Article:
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Hopkins serves KCSD, Winthrop University

Posted: July 3, 2014 2:34 p.m.
Updated: July 7, 2014 5:00 a.m.
Haley Atkinson/C-I

Kershaw County School District Executive Director for K-12 Instruction Tim Hopkins stands outside his office by a picture of Winthrop University. Hopkins is also on Winthrop’s Board of Trustees.

The Kershaw County School District (KCSD) has something -- or someone -- in common with Winthrop University. KCSD Executive Director for K-12 Instruction Tim Hopkins is also a member of Winthrop’s Board of Trustees. He joined the board three years ago.

“Every university has a board,” Hopkins said. “Usually the board is the school’s governing body … it’s the legal entity of the school.”

Hopkins said that much like the Kershaw County Board of School Trustees, Winthrop’s board handles such affairs as negotiating faculty contracts, granting student degrees and working with budgeting and administrative issues.

Hopkins brings an understanding of both the administrative roles and the roles of the trustees into his experience.

“I’ve worked with budgets for a long time now,” he said. “I understand the big picture vision, coupled with the shirtsleeve responsibility of making our sometimes limited funding work in various revenue streams.”

Hopkins has long been affiliated with Winthrop, having received his bachelor’s, master’s and education specialist degrees there. After receiving his bachelors, Hopkins worked at the school as an admissions counselor, which allowed him to recruit students and to connect with graduates to encourage them to be part of alumni organizations.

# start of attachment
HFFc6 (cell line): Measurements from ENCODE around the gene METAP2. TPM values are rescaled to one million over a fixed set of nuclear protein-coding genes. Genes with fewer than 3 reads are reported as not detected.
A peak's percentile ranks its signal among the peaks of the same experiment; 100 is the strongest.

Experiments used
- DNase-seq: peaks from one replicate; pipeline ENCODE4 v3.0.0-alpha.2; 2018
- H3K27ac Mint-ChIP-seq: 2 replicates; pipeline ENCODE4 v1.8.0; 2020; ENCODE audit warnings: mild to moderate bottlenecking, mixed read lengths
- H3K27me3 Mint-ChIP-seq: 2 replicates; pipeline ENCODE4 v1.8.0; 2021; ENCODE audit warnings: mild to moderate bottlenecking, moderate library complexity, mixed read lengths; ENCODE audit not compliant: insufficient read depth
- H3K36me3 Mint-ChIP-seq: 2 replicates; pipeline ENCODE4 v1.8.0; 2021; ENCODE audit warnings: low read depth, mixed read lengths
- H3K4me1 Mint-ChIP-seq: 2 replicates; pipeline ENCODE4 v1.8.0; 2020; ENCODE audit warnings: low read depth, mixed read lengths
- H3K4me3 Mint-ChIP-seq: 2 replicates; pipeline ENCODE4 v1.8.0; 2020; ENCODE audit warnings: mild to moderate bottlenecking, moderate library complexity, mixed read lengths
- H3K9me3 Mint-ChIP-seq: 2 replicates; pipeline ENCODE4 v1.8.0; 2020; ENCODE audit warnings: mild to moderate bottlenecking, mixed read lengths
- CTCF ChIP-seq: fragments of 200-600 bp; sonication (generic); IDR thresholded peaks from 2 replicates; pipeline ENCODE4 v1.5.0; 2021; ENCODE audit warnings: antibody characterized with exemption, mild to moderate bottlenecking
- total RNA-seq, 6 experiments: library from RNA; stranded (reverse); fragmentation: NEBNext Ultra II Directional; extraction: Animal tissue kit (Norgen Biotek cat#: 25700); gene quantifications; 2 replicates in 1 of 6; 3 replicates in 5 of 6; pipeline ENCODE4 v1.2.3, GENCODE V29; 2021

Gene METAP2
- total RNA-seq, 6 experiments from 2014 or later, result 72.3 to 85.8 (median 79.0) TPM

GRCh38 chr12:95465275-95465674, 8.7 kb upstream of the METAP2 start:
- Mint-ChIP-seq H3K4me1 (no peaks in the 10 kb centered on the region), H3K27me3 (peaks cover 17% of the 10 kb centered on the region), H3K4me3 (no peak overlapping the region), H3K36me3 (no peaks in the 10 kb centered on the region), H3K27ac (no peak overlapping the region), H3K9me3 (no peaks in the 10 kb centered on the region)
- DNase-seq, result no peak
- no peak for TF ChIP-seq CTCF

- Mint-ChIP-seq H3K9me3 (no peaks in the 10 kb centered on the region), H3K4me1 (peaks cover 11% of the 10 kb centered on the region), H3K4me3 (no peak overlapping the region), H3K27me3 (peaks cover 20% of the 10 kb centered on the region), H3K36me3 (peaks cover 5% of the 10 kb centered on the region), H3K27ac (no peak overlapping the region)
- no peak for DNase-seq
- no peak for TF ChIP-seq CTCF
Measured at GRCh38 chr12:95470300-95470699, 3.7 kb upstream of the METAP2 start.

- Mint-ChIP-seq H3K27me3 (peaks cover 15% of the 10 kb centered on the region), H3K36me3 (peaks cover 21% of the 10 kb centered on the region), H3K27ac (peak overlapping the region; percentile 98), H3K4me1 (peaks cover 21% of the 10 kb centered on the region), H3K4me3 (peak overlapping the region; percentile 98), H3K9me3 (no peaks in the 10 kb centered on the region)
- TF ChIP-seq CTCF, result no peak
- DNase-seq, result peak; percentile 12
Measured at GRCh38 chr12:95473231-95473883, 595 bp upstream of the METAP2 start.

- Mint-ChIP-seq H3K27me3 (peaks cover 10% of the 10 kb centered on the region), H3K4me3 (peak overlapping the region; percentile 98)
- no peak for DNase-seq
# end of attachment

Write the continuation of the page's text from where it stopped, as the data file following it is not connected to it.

“I helped spread the word of how great Winthrop is,” Hopkins said. “Once I graduated, I never really left.”

Hopkins said that a chief concern of Winthrop’s board is to make sure the facility is attractive to incoming students while remaining faithful to the traditions of the past. S.C. Gov. Nikki Haley appointed him to his specific position on the board.

“Because Winthrop is a state-supported school, the governor designates a person to be a trustee,” Hopkins said.

In the case of Winthrop, the governor chose Hopkins.

“I am so grateful to have been chosen,” Hopkins said. “I have been a part of Winthrop for the last 30-plus years.”

Hopkins, originally from Winnsboro, now lives in Lugoff. He has worked with the district for 23 years and lived in Kershaw County for 25 years.

“I was drawn here by my wife, who I met at Winthrop” he said. “She grew up here. It’s a great place to live.”

Hopkins said the district also drew him to live in Kershaw County.

“This is a great school district. We have done so much with so much less money than other districts,” he said.

He attributes the district’s success to having “the best teachers anywhere.”

“Our teachers are so professional and never stopped working for a moment, not even during financial crisis, even when our resources were cut,” Hopkins said. “They were still doing everything they could.” He also praised the staff. “They’re excellent, hardworking, don’t complain and they get the job done,” he said. “The school board is very supportive. They listen and they don’t have folks with agendas.”


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